PK 107
(Prophets and Kings 107)
 The penalty that overtook the unfaithful messenger was a still further evidence of the truth of the prophecy uttered over the altar. If, after disobeying the word of the Lord, the prophet had been permitted to go on in safety, the king would have used this fact in an attempt to vindicate his own disobedience. In the rent altar, in the palsied arm, and in the terrible fate of the one who dared disobey an express command of Jehovah, Jeroboam should have discerned the swift displeasure of an offended God, and these judgments should have warned him not to persist in wrongdoing. But, far from repenting, Jeroboam “made again of the lowest of the people priests of the high places: whosoever would, he consecrated him, and he became one of the priests of the high places.” Thus he not only sinned greatly himself, but “made Israel to sin;” and “this thing became sin unto the house of Jeroboam, even to cut it off, and to destroy it from off the face of the earth.” Verses 33, 34; 14:16. MC View Tool
 Toward the close of a troubled reign of twenty-two years, Jeroboam met with a disastrous defeat in a war with Abijah, the successor of Rehoboam. “Neither did Jeroboam recover strength again in the days of Abijah: and the Lord struck him, and he died.” 2 Chronicles 13:20. MC View Tool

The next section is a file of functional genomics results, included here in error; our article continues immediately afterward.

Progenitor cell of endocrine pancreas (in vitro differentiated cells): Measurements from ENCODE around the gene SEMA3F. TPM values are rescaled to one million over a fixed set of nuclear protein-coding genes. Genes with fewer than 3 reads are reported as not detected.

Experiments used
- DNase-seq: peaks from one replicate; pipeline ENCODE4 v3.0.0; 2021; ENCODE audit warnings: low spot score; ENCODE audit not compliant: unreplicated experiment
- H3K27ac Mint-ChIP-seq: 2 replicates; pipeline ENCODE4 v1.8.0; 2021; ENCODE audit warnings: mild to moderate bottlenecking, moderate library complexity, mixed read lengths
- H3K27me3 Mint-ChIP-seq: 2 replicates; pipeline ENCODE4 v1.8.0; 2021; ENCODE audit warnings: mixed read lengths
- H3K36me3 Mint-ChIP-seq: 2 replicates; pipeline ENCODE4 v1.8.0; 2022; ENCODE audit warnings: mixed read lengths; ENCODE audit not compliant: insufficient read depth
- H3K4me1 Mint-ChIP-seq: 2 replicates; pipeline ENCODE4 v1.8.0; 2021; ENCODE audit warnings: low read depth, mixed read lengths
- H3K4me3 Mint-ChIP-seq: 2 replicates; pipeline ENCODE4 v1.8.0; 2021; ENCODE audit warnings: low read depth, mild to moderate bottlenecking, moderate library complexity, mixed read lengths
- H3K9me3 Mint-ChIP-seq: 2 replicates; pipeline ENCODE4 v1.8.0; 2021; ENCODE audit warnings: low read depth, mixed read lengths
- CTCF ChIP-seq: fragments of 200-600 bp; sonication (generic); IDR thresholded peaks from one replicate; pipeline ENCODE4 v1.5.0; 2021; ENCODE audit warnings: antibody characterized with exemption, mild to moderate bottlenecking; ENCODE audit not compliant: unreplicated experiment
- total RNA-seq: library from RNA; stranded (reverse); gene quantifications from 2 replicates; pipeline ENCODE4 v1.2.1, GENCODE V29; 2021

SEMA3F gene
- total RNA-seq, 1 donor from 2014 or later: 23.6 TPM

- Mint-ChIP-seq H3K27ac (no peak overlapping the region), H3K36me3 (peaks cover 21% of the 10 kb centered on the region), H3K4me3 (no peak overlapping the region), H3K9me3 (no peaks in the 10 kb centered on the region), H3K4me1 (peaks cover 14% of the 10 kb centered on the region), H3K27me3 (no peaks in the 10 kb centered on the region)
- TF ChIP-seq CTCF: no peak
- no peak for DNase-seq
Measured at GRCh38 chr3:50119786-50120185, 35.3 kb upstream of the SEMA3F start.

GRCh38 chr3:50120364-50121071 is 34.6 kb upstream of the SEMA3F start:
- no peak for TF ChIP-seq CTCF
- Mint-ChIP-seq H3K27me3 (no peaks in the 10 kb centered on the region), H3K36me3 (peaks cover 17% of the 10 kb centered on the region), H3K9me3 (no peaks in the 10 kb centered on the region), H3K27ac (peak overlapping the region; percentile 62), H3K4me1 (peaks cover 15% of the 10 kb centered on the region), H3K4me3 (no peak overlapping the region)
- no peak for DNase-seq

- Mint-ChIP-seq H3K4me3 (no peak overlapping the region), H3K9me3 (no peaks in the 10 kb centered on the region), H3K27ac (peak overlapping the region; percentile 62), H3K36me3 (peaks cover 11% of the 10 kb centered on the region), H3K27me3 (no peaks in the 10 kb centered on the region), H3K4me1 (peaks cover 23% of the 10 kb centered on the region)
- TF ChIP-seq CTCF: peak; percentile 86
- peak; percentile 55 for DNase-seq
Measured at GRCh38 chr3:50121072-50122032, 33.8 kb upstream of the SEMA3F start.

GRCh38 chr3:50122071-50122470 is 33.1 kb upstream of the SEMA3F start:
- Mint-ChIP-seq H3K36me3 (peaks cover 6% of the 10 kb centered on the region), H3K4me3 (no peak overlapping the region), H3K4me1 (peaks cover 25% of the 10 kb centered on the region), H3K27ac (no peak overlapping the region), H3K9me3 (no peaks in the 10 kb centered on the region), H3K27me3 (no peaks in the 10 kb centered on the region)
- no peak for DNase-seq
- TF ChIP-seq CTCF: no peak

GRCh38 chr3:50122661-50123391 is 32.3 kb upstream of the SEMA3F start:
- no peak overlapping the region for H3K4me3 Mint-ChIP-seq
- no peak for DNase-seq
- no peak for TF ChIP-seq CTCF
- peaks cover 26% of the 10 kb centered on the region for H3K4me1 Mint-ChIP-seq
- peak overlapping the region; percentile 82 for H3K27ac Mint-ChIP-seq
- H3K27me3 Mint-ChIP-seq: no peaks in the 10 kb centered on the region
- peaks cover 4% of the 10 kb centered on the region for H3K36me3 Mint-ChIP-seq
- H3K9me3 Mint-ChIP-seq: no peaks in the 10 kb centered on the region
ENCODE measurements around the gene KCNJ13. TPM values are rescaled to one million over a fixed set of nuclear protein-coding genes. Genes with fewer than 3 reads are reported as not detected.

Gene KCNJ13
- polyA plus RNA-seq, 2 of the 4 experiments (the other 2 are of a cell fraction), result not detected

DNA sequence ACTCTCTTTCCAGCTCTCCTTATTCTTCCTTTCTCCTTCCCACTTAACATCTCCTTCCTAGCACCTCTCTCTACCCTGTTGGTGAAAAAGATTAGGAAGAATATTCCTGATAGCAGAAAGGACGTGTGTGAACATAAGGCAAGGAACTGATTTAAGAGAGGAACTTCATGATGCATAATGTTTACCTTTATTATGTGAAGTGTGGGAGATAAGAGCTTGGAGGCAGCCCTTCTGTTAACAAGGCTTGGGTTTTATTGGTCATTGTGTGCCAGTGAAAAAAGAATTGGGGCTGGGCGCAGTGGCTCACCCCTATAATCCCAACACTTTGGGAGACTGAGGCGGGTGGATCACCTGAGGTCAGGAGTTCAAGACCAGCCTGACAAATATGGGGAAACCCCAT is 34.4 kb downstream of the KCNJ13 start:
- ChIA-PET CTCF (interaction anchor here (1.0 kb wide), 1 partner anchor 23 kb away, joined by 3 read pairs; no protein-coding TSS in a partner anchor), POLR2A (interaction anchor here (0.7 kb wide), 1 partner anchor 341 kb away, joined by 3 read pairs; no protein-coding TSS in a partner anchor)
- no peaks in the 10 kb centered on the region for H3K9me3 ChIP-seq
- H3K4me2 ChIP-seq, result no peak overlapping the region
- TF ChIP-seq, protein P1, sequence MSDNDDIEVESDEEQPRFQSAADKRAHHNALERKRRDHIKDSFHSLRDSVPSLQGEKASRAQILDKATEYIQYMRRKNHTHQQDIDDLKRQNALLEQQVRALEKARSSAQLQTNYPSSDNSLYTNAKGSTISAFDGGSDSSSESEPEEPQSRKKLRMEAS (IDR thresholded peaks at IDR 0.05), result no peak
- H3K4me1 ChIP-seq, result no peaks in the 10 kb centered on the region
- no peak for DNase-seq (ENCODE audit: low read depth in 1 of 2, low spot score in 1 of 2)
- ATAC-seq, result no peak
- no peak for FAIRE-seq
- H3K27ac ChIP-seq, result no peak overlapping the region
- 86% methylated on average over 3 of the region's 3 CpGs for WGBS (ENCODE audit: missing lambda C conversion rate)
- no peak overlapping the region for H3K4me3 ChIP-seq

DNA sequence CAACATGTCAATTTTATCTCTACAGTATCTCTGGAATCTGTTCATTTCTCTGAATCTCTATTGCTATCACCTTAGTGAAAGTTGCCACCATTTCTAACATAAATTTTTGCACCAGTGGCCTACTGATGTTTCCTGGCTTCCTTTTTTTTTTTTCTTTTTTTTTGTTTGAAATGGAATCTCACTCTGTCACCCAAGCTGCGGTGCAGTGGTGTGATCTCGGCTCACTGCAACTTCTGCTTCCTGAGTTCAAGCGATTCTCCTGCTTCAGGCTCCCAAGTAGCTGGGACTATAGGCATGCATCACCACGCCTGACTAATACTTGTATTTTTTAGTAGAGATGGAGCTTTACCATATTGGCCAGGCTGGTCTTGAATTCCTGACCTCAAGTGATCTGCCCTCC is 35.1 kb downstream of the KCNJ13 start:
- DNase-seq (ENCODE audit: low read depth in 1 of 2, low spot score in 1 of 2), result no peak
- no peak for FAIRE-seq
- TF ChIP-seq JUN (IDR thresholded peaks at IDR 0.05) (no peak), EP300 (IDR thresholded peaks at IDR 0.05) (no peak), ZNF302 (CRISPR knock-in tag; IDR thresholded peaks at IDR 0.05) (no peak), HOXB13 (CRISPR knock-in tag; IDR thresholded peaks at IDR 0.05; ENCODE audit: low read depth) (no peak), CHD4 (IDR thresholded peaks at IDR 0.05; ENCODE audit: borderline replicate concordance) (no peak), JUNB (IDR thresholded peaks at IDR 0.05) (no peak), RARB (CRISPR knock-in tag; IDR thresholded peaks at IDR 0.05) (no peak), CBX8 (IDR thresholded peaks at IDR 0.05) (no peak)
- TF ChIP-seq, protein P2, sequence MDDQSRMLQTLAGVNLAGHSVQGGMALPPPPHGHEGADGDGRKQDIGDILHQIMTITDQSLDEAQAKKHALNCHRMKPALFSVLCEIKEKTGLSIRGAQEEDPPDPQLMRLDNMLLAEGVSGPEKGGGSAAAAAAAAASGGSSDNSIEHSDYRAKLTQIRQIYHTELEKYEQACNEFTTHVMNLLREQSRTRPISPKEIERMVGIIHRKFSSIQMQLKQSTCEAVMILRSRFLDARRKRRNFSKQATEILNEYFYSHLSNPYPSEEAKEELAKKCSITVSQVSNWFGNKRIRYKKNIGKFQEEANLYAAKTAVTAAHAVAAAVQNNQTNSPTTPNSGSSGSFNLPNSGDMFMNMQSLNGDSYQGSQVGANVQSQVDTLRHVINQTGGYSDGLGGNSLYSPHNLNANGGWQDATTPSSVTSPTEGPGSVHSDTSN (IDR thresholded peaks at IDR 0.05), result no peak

The apostasy introduced during Jeroboam’s reign became more and more marked, until finally it resulted in the utter ruin of the kingdom of Israel. Even before the death of Jeroboam, Ahijah, the aged prophet at Shiloh who many years before had predicted the elevation of Jeroboam to the throne, declared: “The Lord shall smite Israel, as a reed is shaken in the water, and He shall root up Israel out of this good land, which He gave to their fathers, and shall scatter them beyond the river, because they have made their groves, provoking the Lord to anger. And He shall give Israel up because of the sins of Jeroboam, who did sin, and who made Israel to sin.” 1 Kings 14:15, 16. MC View Tool